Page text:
When I Lived in Modern Times

By

I was absolutely bowled over by this book, which won the British Orange Prize for Fiction. It is the story of Evelyn Sert, a Jewish woman of 20 whose mother has recently died and who has no reason to stay in her native city, London. It is April, 1946, and Evelyn decides to sail for Palestine. The British still rule in Palestine, but it is a time of great change, not only for the country that will become Israel, but for Evelyn herself. She begins her stay in the country on kibbutz, but quickly realizes it isn’t the life for her. She soon settles in Tel Aviv, a sprarkling new city built in the Bauhaus style. She finds work as a hair stylist, a trade she learned from her mother. Many of her customers are the wives of British officers, and she is puzzled to find herself more at home amongst fellow countrymen who profess a languid anti-Semitism than she is with other Jews, both immigrants and native-born. Evelyn witnesses events connected to the struggle for independence, and eventually becomes more involved than just as a witness. The issues and struggles of the time are vividly presented. The press release for this book describes it as “a coming of age story unlike any other…told through the eyes of one of the most unforgettable heroines in contemporary fiction.” In the case of When I Lived in Modern Times, this is not hyperbole.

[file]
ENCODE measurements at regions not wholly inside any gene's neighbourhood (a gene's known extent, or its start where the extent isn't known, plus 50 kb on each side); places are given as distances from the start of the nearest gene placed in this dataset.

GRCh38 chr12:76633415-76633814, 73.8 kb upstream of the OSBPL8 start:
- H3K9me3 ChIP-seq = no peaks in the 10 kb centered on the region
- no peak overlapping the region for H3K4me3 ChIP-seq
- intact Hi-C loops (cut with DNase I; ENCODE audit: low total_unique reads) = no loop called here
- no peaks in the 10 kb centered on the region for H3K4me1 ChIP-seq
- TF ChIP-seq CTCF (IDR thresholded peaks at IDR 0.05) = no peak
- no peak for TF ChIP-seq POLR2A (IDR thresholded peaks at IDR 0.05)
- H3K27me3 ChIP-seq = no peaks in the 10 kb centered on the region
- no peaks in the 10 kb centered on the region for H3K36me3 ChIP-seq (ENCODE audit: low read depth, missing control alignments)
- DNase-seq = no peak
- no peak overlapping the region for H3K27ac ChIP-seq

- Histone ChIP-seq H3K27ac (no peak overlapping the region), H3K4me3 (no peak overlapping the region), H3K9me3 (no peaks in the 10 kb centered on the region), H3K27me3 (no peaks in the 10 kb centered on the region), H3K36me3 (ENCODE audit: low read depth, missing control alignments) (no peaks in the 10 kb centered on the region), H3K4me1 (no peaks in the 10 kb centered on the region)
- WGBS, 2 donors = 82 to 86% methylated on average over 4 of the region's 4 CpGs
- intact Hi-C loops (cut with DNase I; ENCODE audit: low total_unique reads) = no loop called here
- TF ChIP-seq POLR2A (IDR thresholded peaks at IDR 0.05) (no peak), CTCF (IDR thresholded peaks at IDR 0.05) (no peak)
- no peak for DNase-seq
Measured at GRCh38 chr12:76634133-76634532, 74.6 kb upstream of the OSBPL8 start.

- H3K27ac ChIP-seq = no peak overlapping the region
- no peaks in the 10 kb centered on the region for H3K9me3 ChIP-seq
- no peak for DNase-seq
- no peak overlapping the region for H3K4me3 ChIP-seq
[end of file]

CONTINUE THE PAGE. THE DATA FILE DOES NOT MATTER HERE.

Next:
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Details

Publisher

Published

Genre

Century

Price
(US) $23.95
(UK) £12.79

ISBN
(US) 0525945946

Format
Hardback

Pages
260

Review

Appeared in

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